In the Hawaiian calendar, a year is divided into two seasons: Kau, the warmer dry season which lasts for eight lunar months and Hoʻoilo, the cooler wet season which lasts for four lunar months. The arrival of Hoʻoilo season is marked by the first appearance of the Makali'i or Pleiades, a blue cluster of stars in the eastern horizon after the sunset. This usually happens on Nov, 17th of every year. After confirming a thin crest of the Hilo moon, the first phase of a new moon, slits into the night sky, it is official.
During this time of year, we are gifted with more rain. Instead of warm-colored foliage covering the hills and mountains, in Hawaii, we welcome new growth sprouting out from the soil, turning all the islands ever greener. Streams become more alive, and ponds invite more Koloa (Hawaiian ducks) with abundant water. Ancient Hawaiians planted taro, banana, and sweet potato in this season, being grateful for Lono, the god of harvest, rain and fecundity.
The journey of the ‘Ulu (breadfruit) to the Hawaiian Islands began as early as 300 A.D. Polynesian people traveled the Pacific by way of their mighty canoes, and the ‘Ulu was the perfect staple food to keep them company during these long sea voyages. An old double-hulled canoe boasted great storage rooms where pigs, dogs and even fowl were the guests onboard. And this was also the perfect place to store the ‘Ulu. Experienced Polynesian seafarers sailed thousands of miles with a solid stash of cut, dried, and fermented ‘Ulu that could last up to three months! It’s no wonder that it was also known as a “canoe plant”.
Originally from Papua New Guinea, the ‘Ulu traveled greatly beyond the Pacific on the ships of the Western explorers as well. Their voyages traced over the strands of precious little Pacific islands where Polynesians had been traveling for thousands of years, and then reached as far as the Caribbean and Africa.
The Hawaii Mamo bird is a tiny black honeycreeper with golden yellow feather accents on its shoulder, tail coat and legs. Because of its deeper hue of yellow, Mamo’s yellow feathers were much more valued and used to plait the magnificent feathered ornaments which were reserved only for the ali‘i (chief) and high-ranking warriors in Hawai‘i.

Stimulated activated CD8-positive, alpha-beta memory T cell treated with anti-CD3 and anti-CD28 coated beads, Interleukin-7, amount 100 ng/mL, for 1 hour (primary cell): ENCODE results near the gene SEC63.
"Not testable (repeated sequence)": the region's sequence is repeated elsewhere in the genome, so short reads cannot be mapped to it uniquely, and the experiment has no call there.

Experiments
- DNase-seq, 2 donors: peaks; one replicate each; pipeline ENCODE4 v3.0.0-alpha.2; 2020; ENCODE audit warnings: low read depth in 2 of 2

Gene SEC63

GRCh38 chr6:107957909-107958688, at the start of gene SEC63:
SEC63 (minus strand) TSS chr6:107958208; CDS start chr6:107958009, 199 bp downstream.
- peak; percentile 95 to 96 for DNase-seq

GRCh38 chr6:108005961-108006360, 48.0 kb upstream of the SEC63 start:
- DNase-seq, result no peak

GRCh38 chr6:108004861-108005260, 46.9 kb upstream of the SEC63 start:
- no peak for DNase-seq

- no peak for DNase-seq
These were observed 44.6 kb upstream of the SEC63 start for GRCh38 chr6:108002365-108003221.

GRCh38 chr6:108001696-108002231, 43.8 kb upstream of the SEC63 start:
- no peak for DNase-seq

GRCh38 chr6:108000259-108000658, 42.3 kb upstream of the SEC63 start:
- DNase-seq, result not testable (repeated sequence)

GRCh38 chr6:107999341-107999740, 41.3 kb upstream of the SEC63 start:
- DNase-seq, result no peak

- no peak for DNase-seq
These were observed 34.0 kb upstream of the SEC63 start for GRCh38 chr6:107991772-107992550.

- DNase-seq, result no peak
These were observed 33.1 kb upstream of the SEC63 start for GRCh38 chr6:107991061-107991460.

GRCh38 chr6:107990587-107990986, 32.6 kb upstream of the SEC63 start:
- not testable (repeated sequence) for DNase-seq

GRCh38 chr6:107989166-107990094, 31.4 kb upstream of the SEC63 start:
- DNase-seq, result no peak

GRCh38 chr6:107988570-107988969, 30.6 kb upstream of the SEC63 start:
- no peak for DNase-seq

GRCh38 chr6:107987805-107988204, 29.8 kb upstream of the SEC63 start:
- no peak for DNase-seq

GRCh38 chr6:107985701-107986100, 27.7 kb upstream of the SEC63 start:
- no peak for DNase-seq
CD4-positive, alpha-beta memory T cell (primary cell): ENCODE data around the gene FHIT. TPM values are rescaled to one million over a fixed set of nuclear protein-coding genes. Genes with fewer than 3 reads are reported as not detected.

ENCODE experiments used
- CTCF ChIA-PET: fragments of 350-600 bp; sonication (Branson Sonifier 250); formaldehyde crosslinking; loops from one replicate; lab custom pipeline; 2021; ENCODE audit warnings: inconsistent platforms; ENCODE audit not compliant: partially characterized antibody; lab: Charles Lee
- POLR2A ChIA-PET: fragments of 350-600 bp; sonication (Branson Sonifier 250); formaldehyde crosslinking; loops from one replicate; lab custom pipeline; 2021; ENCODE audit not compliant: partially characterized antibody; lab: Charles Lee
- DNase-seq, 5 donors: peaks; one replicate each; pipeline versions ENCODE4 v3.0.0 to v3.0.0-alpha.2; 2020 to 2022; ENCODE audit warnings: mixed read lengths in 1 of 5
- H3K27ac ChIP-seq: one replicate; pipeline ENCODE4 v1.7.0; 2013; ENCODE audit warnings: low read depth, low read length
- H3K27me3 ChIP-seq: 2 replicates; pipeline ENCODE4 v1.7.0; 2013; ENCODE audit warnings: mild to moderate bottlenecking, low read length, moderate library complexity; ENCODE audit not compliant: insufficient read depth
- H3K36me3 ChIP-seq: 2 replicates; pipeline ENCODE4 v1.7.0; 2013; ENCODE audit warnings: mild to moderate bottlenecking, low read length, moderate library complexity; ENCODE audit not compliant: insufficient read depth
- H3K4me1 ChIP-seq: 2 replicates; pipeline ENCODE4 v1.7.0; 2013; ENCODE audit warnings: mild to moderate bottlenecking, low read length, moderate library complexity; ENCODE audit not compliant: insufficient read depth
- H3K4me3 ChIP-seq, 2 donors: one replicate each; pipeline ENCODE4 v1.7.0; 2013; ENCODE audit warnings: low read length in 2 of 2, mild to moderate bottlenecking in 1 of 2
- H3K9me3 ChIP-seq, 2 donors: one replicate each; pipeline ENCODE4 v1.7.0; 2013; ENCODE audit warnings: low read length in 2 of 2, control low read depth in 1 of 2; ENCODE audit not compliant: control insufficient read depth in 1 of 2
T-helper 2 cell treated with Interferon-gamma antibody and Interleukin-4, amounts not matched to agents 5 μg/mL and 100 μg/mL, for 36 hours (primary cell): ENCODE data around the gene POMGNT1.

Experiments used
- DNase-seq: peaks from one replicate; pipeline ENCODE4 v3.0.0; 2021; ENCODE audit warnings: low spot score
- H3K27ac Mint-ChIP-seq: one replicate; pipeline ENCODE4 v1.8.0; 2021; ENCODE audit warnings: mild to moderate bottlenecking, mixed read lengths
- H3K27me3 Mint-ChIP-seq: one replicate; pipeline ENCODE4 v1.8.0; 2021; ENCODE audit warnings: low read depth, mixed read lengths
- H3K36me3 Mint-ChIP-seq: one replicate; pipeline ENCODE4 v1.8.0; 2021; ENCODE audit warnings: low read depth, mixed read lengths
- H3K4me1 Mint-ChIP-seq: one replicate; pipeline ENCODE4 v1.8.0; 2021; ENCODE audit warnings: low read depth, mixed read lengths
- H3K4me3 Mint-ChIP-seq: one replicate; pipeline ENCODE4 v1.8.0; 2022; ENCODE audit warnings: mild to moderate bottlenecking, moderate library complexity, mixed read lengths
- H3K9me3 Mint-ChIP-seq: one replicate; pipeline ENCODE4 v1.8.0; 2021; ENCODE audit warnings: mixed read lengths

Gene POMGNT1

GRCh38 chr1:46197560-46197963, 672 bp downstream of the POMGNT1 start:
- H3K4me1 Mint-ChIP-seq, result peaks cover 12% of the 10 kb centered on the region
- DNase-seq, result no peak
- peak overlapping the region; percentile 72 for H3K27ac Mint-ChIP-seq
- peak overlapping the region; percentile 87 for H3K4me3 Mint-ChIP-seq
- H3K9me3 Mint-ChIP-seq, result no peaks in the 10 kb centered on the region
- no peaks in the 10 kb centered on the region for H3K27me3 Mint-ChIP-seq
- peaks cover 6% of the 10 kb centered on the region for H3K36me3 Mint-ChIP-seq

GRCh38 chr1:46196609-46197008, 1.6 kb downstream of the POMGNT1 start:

Endemic to the Island of Hawai‘i, the bird is now extinct due to the change of their habitat. Some reports indicate that the last time the Mamo was observed, was in Kaumana (Hilo) in 1895.
Did you know that The Honolulu Zoo is the only zoo in the United States that originated in a King’s grant of royal lands to the people?
Did you know that Diamond Head was the first United States military reservation in Hawaiʻi with Fort Ruger being built directly in the interior of the crater?
Lēʻahi otherwise known as Diamond Head is one of Oʻahu’s defining features that tourists flock to year after year. The crater was given the name Diamond Head by British sailors who thought they had discovered diamonds on the crater’s slopes in the 19th century, however these so-called “diamonds” were shiny olivine that turned out to have no monetary value.
Formed more than 100,000 years ago, the crater was used as a strategic military lookout since the early 1900’s and was named a National Natural Monument in 1968. These days, the crater is home to one of Oahu’s most popular hiking destinations and one of the most iconic landmarks to come out of Hawaii.
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Affectionately called "The First Lady of Waikīkī", this iconic resort embraces true Hawaiian hospitality.
Opening on March 11, 1901, the Moana was the first hotel to call the beautiful and iconic Waikīkī home. Rested upon land that was once home to Hawaiian royalty, the Moana became the center of Waikīkī's growing popularity...
Naupaka is a shrub found in the mountains or near the shores of Hawaiʻi beaches that bears glossy green leaves and white flowers that resemble only half of a flower. The legend of these half-flowers come from Kauaʻi and honors the love between two young students, Nanau and Kapaka.
Nanau and Kapaka were haumāna, students, of a hula hālau who were expected to memorize long chants and dances as well as obey strict kapu (prohibitions) and protocols.